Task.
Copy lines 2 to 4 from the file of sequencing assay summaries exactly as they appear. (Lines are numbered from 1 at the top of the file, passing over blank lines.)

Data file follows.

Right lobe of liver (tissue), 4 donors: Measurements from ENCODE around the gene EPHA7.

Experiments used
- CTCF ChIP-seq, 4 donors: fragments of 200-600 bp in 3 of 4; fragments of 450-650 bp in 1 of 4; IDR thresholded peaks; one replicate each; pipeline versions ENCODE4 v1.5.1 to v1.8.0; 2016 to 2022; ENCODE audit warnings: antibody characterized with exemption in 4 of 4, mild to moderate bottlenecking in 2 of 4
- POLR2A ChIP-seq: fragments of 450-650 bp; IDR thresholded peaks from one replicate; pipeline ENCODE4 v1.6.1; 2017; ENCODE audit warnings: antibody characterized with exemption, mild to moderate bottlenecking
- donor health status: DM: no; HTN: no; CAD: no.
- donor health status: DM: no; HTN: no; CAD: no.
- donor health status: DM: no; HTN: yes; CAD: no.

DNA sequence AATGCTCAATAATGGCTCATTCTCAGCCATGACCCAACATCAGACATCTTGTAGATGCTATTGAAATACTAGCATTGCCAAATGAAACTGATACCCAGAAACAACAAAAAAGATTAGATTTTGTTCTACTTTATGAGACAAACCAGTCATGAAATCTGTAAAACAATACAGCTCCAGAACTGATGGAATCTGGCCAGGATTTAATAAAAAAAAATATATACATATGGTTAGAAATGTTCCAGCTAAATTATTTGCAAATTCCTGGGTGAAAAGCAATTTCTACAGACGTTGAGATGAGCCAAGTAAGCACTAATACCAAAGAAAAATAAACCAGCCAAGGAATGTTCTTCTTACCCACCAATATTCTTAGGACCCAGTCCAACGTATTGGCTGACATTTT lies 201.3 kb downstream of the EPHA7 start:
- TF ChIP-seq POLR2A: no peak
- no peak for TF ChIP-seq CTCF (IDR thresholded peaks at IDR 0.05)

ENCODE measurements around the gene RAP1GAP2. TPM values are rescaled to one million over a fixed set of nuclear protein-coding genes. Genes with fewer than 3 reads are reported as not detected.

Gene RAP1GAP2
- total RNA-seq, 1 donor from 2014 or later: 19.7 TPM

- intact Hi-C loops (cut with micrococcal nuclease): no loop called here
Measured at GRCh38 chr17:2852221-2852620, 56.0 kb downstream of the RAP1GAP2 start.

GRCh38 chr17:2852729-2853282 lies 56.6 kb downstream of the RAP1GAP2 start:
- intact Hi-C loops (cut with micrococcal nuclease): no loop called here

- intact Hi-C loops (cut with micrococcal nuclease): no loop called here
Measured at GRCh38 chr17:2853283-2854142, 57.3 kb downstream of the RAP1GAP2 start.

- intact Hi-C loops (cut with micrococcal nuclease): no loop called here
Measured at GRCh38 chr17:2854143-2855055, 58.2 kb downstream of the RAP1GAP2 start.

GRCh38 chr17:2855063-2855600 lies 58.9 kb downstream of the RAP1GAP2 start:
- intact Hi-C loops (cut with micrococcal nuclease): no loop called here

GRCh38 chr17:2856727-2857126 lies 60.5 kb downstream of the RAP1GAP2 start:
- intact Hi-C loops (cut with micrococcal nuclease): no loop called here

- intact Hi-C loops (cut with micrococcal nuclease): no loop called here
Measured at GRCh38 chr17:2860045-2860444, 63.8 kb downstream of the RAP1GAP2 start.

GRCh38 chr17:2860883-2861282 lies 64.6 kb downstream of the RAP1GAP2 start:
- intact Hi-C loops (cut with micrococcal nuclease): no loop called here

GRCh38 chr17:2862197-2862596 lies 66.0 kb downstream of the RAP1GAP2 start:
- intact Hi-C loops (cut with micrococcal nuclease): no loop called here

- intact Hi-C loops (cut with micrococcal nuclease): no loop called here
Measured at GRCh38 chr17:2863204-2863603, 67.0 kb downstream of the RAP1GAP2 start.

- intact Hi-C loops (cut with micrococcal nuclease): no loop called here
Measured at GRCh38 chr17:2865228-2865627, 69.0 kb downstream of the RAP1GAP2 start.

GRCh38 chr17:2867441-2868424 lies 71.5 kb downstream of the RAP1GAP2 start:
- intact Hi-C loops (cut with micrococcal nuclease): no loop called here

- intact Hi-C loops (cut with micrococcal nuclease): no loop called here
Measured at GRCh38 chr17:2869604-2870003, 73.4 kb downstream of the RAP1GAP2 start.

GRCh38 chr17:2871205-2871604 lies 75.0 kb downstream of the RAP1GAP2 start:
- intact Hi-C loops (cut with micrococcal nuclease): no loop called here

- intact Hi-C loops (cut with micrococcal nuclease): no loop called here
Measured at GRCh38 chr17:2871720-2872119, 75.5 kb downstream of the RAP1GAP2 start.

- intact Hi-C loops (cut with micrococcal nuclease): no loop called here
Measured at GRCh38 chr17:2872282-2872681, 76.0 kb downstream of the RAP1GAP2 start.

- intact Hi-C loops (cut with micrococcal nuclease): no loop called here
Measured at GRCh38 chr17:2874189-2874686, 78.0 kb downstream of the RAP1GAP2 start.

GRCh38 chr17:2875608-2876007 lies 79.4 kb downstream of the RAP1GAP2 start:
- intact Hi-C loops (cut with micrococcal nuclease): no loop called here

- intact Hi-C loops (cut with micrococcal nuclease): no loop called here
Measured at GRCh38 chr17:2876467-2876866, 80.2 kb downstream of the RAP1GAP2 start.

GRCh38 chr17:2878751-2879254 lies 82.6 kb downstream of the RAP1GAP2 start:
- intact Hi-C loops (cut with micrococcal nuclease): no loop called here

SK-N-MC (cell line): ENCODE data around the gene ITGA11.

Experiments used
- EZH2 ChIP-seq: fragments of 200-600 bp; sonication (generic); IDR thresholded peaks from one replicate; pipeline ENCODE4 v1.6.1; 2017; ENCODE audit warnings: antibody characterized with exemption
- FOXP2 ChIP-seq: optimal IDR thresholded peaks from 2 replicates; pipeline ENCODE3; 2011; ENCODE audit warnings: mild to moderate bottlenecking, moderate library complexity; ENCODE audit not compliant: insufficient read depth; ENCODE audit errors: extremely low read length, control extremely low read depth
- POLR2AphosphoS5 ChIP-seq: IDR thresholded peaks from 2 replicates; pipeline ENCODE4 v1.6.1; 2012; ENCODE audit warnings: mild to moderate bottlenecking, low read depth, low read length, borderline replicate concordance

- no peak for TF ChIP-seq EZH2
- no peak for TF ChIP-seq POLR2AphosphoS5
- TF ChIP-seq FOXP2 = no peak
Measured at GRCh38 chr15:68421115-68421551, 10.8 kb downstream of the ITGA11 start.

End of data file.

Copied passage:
Experiments used
- CTCF ChIP-seq, 4 donors: fragments of 200-600 bp in 3 of 4; fragments of 450-650 bp in 1 of 4; IDR thresholded peaks; one replicate each; pipeline versions ENCODE4 v1.5.1 to v1.8.0; 2016 to 2022; ENCODE audit warnings: antibody characterized with exemption in 4 of 4, mild to moderate bottlenecking in 2 of 4
- POLR2A ChIP-seq: fragments of 450-650 bp; IDR thresholded peaks from one replicate; pipeline ENCODE4 v1.6.1; 2017; ENCODE audit warnings: antibody characterized with exemption, mild to moderate bottlenecking